Sharon Kenigsberg | Director of Endowment & Community Development
Our 2019 Community Yom HaShoah Commemorative Candle Lighting and Holocaust Memorial Service, open to all, begins at 2:00 pm on Sunday, April 19, held in the Lipeles Auditorium at the Alpert Jewish Community Center on the Weinberg Jewish Long Beach Campus.
This annual Yom HaShoah event is truly a community effort with rabbis and cantors from all the local synagogues participating in the memorial service. This year, the service will be led by Rabbi David Cantor of Temple Beth Shalom and the program will feature virtuoso violinist Niv Ashkenazi and the Violins of Hope.
Violins of Hope was created to celebrate the triumph of the human spirit. The private collection of more than 60 violins, violas and cellos were rescued from the ashes of the Holocaust. Collected by master violin artisan Amnon Weinstein and his son Avshalom in Tel Aviv, the instruments have been restored so they can continue to tell the story of the role of Jewish music – particularly violins – in history.
For Jews enduring utter despair and unimaginable evil during the Holocaust, music offered haven and humanity. The strains of a beloved song supplied solace, even if only for a few moments. The chords also provided a vital reminder that even the most brutal regime could not rob them of their faith. No matter what, their souls could be free.
In some cases, the ability to play the violin spared Jewish musicians from more grueling labors or even death. Nearly 50 years ago, Amnon Weinstein heard such a story from a customer who brought in an instrument for restoration. The customer survived the Holocaust because his job was to play the violin while Nazi soldiers marched others to their deaths.
When Weinstein opened the violin’s case, he saw ashes. He thought of his own relatives, 300 of whom had perished, and was overwhelmed. He could not bring himself to begin the project. By 1996, Weinstein was ready. He put out a call for violins from the Holocaust that he would restore in hopes that the instruments would sound again, giving a voice to the voiceless.
For our Community Yom HaShoah Observance, on April 19, we are fortunate to be partnering with the Long Beach Symphony to have virtuoso violinist Niv Ashkenazi as our featured guest. Niv will be playing one of the restored violins on April 19 for Yom HaShoah and then again the evening of April 25 for the Violins of Hope event at the Long Beach Symphony (for ticket information, see pg. 9).
Niv Ashkenazi has captivated audiences with his heartfelt musicianship and emotional performances. Praised for his “lush sound” and “passionate playing” (CASA Magazine) and “formidable technical powers” (Santa Barbara News-Press), he has made several Carnegie Hall and Kennedy Center appearances, and has performed in Europe, the Middle East, and across North America. His conviction that the impact of music serves people beyond the concert stage motivates him to collaborate on projects that create a strong emotional bond with his audience.
In the 2019-2020 season, he will be the first ever Artist in Residence at the Younes and Soraya Nazarian Center for the Performing Arts (The Soraya) and will perform as a soloist with the Long Beach Symphony.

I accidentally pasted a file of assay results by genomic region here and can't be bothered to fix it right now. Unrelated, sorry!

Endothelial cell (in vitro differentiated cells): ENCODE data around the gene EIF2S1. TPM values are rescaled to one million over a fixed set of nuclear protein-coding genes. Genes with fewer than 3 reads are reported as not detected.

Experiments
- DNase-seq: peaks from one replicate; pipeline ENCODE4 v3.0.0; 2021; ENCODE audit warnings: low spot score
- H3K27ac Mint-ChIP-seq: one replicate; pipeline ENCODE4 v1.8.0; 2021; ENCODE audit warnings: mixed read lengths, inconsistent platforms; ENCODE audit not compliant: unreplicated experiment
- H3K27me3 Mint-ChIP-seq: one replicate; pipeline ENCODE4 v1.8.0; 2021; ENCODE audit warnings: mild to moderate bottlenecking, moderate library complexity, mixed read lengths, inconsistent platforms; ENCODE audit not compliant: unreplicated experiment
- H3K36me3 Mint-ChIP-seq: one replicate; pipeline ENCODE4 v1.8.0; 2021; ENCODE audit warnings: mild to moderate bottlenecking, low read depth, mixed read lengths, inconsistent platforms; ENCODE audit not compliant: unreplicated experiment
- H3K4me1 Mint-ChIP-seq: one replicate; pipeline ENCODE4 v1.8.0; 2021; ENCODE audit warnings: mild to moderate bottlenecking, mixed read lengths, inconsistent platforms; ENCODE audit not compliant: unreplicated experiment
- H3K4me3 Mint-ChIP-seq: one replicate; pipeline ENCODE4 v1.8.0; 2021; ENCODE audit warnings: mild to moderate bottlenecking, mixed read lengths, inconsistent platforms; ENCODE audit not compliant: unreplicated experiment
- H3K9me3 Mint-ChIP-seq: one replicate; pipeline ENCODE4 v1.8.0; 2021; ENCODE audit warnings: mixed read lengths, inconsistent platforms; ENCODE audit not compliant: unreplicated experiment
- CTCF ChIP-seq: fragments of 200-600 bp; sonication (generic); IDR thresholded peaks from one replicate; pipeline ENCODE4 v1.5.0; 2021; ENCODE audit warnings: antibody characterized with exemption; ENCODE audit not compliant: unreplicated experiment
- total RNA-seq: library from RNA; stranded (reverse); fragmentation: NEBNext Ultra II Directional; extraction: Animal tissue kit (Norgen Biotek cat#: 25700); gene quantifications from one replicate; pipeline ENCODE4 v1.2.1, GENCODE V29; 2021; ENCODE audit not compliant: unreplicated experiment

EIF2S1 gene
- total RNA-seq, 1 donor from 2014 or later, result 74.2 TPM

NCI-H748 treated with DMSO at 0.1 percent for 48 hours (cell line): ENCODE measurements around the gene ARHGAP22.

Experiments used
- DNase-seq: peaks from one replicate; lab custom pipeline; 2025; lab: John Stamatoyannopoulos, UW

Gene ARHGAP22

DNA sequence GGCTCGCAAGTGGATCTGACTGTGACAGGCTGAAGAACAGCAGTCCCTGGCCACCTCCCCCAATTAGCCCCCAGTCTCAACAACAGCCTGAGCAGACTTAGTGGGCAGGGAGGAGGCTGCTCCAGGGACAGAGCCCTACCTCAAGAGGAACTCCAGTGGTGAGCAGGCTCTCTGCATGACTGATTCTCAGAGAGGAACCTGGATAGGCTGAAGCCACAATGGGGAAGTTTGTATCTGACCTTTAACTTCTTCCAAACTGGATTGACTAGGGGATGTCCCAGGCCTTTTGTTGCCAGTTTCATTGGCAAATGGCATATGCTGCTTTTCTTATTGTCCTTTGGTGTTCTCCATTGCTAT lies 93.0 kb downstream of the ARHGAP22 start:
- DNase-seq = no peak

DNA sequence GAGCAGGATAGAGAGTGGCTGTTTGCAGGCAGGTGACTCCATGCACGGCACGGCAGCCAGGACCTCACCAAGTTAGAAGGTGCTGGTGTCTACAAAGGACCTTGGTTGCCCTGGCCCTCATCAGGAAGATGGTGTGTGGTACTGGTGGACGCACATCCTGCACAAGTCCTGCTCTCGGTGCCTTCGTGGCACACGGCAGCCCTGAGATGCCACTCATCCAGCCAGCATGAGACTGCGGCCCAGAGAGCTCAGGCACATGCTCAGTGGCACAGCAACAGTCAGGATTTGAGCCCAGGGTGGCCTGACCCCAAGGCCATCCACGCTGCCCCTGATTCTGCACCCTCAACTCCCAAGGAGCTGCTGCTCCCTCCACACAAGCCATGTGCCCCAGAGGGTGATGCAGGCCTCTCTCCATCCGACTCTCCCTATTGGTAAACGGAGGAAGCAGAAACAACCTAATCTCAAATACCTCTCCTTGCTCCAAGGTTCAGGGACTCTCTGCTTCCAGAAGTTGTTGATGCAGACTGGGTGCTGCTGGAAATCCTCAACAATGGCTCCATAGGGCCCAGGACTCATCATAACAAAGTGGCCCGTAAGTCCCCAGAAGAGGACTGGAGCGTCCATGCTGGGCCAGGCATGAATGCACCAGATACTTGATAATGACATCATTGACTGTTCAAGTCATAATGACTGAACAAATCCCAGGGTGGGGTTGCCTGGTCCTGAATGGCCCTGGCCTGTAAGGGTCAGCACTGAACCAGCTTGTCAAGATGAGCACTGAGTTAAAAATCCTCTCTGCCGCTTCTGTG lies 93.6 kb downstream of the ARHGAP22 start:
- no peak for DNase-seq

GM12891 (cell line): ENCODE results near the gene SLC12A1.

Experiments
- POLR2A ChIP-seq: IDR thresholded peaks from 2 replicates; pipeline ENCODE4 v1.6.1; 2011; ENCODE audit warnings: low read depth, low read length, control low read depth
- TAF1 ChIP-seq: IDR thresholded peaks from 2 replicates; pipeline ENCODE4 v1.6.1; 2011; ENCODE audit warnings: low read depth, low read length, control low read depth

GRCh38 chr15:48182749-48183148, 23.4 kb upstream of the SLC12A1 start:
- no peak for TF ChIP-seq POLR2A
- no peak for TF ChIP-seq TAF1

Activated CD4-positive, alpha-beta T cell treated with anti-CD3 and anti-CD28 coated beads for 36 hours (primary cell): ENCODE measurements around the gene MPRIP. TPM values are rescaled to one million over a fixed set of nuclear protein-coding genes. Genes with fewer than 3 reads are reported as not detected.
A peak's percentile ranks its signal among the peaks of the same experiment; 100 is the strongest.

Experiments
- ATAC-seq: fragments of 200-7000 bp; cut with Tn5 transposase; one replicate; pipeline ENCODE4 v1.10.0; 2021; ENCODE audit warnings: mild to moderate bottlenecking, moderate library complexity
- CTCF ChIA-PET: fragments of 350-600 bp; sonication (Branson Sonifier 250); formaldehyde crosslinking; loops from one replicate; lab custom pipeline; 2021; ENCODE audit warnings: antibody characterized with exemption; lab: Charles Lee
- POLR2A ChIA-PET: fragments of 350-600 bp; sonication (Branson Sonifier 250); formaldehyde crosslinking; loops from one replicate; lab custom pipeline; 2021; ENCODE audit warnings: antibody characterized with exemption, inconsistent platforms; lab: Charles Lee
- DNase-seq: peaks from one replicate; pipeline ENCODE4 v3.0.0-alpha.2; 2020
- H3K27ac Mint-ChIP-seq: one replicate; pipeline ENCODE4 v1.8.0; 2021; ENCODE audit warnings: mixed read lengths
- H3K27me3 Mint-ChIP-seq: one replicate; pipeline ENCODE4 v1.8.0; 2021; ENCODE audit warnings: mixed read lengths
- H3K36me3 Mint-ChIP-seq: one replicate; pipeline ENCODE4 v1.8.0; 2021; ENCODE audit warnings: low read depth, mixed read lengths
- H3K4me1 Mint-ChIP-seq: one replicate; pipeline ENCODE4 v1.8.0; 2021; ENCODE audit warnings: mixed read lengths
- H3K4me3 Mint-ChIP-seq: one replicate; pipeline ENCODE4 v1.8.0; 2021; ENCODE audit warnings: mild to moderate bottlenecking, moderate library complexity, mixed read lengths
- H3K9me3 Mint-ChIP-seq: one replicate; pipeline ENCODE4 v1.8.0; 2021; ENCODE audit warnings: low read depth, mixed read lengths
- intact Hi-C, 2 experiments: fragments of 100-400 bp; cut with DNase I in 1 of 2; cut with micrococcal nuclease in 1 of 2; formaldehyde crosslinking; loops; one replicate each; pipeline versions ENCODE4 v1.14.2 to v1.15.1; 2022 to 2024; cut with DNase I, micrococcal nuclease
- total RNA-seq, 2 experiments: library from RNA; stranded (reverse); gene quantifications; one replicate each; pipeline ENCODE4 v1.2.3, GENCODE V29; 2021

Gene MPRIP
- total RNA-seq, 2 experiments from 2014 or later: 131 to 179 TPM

The restored Violins of Hope were played by Jewish musicians during the Holocaust. These instruments have survived concentration camps, pogroms and many long journeys to tell remarkable stories of injustice, suffering, resilience and survival. Every rescued instrument has a story to tell. Posters with those stories will be part of the Yom HaShoah commemoration.
In support of the Violins of Hope project our community has adopted two violins:
The Buried Violin has been underwritten by Jewish Long Beach; Drs. Matthew Davis and Mark Dressner, along with the Alpert Jewish Community Center, have underwritten the German Violin with the Star of David. (See page 5 for further details.)
In addition to attending the Community Observance, community members are encouraged to visit the Zena & Pauline Gatov Exhibition Art Gallery from March 29 - April 29, 2020 to view Faces of Resilience, Faith and the Human Spirit.
Curated by Georgia Freedman-Harvey, this exhibit features the artwork of Bill Aron, Dina Dar and Dave Fox. The works tell stories of determination, hope, faith, resilience and the power of the human spirit to thrive even after the darkness of the Holocaust. Dina Dar and Dave Fox were both born in Europe. They would have their identity and lives shaped by the events of the Holocaust, and their artwork is a reflection of their resiliency to survive and to still find beauty in life. Bill Aron will exhibit a selection of portraits of Holocaust survivors from the series "The Indestructible Spirit,” commissioned by the Rodgers Center for Holocaust Education at Chapman University in conjunction with The 1939 Society. All of the artworks illustrate the strength of the human spirit, and what each of us can achieve. There will be an Artist Reception, open to all, on March 29, 3-5pm at the Alpert JCC on the Weinberg Jewish Long Beach Campus.
Jewish Long Beach has honored Gerda Seifer by naming the Yom HaShoah Fund in her honor. The fund makes possible the annual Community Yom HaShoah observance program, as well as other Holocaust education activities and programs. If you wish to continue the important work of memorializing the Holocaust, please consider a donation to the Gerda Seifer Yom HaShoah Fund. Please make your tax-deductible donation payable to: Jewish Long Beach and mail to 3801 East Willow Street, Long Beach, CA 90815 or call (562) 426-7601 ext. 1314 to make your donation by phone. Donations received by April 13, 2020 will be recognized in the printed event program.